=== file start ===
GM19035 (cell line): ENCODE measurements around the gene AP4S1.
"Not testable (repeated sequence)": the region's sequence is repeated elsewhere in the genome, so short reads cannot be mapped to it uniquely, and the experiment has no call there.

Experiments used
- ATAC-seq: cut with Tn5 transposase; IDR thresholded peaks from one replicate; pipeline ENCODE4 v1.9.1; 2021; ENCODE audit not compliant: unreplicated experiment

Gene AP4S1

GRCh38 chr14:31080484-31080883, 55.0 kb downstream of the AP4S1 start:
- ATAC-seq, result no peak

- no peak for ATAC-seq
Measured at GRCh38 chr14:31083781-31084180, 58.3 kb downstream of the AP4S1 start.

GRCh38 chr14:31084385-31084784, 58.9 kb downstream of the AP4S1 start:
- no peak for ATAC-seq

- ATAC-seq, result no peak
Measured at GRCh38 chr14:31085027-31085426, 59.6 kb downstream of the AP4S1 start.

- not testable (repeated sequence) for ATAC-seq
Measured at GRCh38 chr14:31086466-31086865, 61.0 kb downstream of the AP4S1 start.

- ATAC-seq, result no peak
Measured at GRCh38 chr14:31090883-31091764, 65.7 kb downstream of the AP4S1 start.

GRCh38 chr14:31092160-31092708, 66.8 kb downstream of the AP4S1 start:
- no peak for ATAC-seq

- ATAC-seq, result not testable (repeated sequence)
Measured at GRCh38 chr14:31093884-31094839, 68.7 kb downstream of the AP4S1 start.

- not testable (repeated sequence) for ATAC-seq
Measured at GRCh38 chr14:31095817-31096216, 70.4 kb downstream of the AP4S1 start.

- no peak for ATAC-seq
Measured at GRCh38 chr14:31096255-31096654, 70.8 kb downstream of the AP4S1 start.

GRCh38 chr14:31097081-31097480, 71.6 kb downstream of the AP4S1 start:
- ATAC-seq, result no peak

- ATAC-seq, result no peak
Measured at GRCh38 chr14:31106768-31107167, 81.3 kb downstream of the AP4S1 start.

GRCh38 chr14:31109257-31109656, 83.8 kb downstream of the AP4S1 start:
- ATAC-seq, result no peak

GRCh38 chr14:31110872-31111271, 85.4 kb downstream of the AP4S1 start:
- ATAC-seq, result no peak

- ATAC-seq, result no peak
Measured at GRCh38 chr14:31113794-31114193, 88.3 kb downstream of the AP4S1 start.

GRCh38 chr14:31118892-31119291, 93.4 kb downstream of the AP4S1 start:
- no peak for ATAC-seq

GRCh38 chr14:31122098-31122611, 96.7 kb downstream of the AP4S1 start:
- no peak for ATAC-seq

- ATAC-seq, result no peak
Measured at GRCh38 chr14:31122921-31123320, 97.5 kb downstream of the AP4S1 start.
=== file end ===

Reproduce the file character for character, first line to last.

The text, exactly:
GM19035 (cell line): ENCODE measurements around the gene AP4S1.
"Not testable (repeated sequence)": the region's sequence is repeated elsewhere in the genome, so short reads cannot be mapped to it uniquely, and the experiment has no call there.

Experiments used
- ATAC-seq: cut with Tn5 transposase; IDR thresholded peaks from one replicate; pipeline ENCODE4 v1.9.1; 2021; ENCODE audit not compliant: unreplicated experiment

Gene AP4S1

GRCh38 chr14:31080484-31080883, 55.0 kb downstream of the AP4S1 start:
- ATAC-seq, result no peak

- no peak for ATAC-seq
Measured at GRCh38 chr14:31083781-31084180, 58.3 kb downstream of the AP4S1 start.

GRCh38 chr14:31084385-31084784, 58.9 kb downstream of the AP4S1 start:
- no peak for ATAC-seq

- ATAC-seq, result no peak
Measured at GRCh38 chr14:31085027-31085426, 59.6 kb downstream of the AP4S1 start.

- not testable (repeated sequence) for ATAC-seq
Measured at GRCh38 chr14:31086466-31086865, 61.0 kb downstream of the AP4S1 start.

- ATAC-seq, result no peak
Measured at GRCh38 chr14:31090883-31091764, 65.7 kb downstream of the AP4S1 start.

GRCh38 chr14:31092160-31092708, 66.8 kb downstream of the AP4S1 start:
- no peak for ATAC-seq

- ATAC-seq, result not testable (repeated sequence)
Measured at GRCh38 chr14:31093884-31094839, 68.7 kb downstream of the AP4S1 start.

- not testable (repeated sequence) for ATAC-seq
Measured at GRCh38 chr14:31095817-31096216, 70.4 kb downstream of the AP4S1 start.

- no peak for ATAC-seq
Measured at GRCh38 chr14:31096255-31096654, 70.8 kb downstream of the AP4S1 start.

GRCh38 chr14:31097081-31097480, 71.6 kb downstream of the AP4S1 start:
- ATAC-seq, result no peak

- ATAC-seq, result no peak
Measured at GRCh38 chr14:31106768-31107167, 81.3 kb downstream of the AP4S1 start.

GRCh38 chr14:31109257-31109656, 83.8 kb downstream of the AP4S1 start:
- ATAC-seq, result no peak

GRCh38 chr14:31110872-31111271, 85.4 kb downstream of the AP4S1 start:
- ATAC-seq, result no peak

- ATAC-seq, result no peak
Measured at GRCh38 chr14:31113794-31114193, 88.3 kb downstream of the AP4S1 start.

GRCh38 chr14:31118892-31119291, 93.4 kb downstream of the AP4S1 start:
- no peak for ATAC-seq

GRCh38 chr14:31122098-31122611, 96.7 kb downstream of the AP4S1 start:
- no peak for ATAC-seq

- ATAC-seq, result no peak
Measured at GRCh38 chr14:31122921-31123320, 97.5 kb downstream of the AP4S1 start.